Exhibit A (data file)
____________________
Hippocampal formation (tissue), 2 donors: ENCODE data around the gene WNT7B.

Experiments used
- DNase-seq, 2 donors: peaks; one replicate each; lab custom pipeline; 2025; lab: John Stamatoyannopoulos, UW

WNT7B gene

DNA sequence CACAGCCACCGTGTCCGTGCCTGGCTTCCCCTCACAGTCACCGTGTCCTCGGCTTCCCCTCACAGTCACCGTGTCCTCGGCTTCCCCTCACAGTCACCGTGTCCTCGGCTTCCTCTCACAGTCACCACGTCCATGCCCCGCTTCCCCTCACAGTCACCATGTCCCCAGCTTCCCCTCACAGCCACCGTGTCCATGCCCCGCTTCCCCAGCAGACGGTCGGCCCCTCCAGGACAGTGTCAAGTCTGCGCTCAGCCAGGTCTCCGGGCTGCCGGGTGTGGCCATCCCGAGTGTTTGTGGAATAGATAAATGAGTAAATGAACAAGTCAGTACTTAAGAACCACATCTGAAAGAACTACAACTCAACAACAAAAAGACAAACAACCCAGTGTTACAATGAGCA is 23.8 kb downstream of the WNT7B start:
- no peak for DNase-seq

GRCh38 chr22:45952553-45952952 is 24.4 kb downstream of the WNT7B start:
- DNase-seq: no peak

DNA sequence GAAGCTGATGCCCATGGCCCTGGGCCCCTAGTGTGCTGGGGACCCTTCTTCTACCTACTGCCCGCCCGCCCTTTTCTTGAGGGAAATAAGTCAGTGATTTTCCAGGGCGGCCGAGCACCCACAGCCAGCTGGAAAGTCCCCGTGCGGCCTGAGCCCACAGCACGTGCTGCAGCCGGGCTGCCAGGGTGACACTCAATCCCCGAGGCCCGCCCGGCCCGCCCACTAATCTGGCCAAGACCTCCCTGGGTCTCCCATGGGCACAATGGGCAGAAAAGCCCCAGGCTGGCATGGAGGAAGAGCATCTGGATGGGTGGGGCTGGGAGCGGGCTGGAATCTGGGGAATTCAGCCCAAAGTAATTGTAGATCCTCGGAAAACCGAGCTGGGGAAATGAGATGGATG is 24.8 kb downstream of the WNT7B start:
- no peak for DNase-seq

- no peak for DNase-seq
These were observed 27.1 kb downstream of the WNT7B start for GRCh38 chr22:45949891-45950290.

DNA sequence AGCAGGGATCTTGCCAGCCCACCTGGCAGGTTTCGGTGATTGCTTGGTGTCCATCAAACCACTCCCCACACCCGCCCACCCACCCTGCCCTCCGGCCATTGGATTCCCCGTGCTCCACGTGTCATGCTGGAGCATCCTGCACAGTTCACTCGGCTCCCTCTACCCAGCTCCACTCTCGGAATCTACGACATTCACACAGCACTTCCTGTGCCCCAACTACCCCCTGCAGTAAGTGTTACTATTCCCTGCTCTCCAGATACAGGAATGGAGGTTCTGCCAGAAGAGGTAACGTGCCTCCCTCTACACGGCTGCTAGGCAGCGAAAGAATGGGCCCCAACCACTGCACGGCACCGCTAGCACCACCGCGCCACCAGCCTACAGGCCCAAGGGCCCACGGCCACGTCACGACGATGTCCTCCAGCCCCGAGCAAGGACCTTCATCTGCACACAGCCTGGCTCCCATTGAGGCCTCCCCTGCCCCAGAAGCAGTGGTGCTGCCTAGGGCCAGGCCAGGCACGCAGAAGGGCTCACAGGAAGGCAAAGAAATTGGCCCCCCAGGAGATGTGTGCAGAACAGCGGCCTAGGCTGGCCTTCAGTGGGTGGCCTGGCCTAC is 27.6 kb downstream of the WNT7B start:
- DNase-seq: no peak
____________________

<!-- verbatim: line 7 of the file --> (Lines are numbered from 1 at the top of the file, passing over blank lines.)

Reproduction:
GRCh38 chr22:45952553-45952952 is 24.4 kb downstream of the WNT7B start: